AdWeek didn't mince words this May when it wrote the above.
The era of Messenger is here. It’s what Facebook itself was always intended to be – a hub for all things consumer and business and consumer-to-business and its arrival has deep implications for any brand that communicates with people.
That’s because the rules for Messenger are different and the stakes higher.
How will brands adapt?
Today, your brand is no longer what you say it is – It’s what your customers tell their friends it is. Brands have equally little control over which channels they choose to offer support on: Rather than telling customers you can be reached by phone, you must follow consumers wherever they want to go, and 1.3 billion of them have gone to Messenger, where they’re 3.5x more engaged than they are in other places such as email.
Consumers also want to interact with businesses there, and Messenger has rolled out features to make those two-way interactions easier, such as a live chat feature for websites. But in some ways, interacting is harder.
Messenger is a private messaging channel, not a place for mass messaging or spam. Unlike an email database, marketers can’t blast their users without permission, and customer service professionals can’t send endless updates.
For unprepared brands, Messenger can place additional strains on already stretched customer service organizations. To give consumers what they want, brands must:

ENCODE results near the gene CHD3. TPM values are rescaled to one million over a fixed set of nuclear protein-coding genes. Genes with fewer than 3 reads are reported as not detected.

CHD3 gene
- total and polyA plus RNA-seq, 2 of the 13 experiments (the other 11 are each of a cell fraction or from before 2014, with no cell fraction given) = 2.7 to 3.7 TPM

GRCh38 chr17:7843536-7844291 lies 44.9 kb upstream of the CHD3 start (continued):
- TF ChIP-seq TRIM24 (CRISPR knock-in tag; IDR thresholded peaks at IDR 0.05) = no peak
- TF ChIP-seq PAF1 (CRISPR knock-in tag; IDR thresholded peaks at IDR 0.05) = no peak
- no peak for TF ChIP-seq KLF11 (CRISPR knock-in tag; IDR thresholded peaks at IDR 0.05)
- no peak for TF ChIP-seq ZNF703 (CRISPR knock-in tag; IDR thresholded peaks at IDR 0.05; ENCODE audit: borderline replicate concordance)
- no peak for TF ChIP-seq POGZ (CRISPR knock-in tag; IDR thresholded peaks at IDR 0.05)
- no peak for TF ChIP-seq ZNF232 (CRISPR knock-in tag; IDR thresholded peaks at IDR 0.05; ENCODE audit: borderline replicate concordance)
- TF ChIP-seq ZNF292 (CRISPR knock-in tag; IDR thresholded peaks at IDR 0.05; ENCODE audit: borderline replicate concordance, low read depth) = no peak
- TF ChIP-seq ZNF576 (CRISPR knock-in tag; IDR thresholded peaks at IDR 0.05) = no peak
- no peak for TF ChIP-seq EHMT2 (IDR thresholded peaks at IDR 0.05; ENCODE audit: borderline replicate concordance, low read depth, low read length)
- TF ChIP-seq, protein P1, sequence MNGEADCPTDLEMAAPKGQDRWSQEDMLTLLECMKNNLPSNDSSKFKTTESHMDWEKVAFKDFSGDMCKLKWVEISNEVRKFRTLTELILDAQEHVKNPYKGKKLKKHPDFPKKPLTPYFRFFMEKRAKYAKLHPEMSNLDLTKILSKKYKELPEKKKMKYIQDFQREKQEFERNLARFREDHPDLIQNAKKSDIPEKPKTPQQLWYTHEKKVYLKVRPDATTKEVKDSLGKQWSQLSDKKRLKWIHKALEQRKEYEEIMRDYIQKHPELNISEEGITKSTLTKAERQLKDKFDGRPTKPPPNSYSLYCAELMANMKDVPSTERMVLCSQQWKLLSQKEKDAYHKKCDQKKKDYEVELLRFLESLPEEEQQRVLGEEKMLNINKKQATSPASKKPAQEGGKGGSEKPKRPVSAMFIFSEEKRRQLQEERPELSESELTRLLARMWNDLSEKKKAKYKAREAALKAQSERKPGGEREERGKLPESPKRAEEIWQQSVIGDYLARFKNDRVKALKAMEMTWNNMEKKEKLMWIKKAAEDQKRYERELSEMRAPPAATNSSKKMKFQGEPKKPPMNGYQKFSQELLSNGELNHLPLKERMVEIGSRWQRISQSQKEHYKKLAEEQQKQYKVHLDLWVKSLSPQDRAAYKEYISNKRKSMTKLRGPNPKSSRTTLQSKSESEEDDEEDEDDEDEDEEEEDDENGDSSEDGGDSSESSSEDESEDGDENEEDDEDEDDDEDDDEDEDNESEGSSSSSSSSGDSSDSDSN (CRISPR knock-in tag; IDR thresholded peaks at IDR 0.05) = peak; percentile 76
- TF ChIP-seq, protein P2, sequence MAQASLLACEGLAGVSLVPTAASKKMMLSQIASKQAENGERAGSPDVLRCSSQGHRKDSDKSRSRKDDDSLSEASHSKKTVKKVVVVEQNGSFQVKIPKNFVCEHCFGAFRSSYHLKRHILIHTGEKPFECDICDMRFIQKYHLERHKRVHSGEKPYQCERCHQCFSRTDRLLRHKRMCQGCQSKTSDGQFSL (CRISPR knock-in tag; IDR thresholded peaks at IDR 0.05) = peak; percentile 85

1. Be There
Facebook Messenger has grown beyond the early adopter phase. Consumers and brands trade over two billion messages per month, and it’s reached the level of ubiquity where consumers are confused when brands aren’t there. If consumers search Messenger for @YourBrand and find no results, it’s the
Beyond having a presence, being on Facebook Messenger helps brands grow and learn. The sooner they engage in messaging channels, the better their support can adapt for what comes next. Because, if anything is certain about the digital age, it’s that more change is coming.
2. Coordinate across departments
Support needs to coordinate with marketing now more than ever. Messenger gets greater engagement because it’s a more personal way to converse. That makes the cost of annoying customers higher. If spamming someone via email is like sending an unwanted postcard, spamming them via Messenger is akin to knocking on their door during dinner.
Platforms are the key to coordination. Businesses have no choice but to standardize their support across phone, email, social media, and messaging, and a digital support platform consolidates them all into a single agent dashboard so integrated teams can provide more consistent support.
3. Conduct CX research
A great number of consumers want
“It’s important to audit and understand the way customers try to achieve their goals on digital platforms, but just as important to understand why,” Josh Decker, a UX research consultant, told The Conversation. “That’s how you find ways to eliminate steps, speed things up, and make them happier.”
- What triggers customers to request support on Messenger?
- How do they access Messenger?
- What do they expect from the interaction?
- What does a positive outcome look like?
Research is the only way that brands discover things like how 80
The future of Messenger
Brands that exceed customer expectations in the era of Facebook Messenger will be those that show up, present a united front, and strive to understand their customers’ needs. It’s the best way to offer satisfying support today, but also the key to being prepared for tomorrow.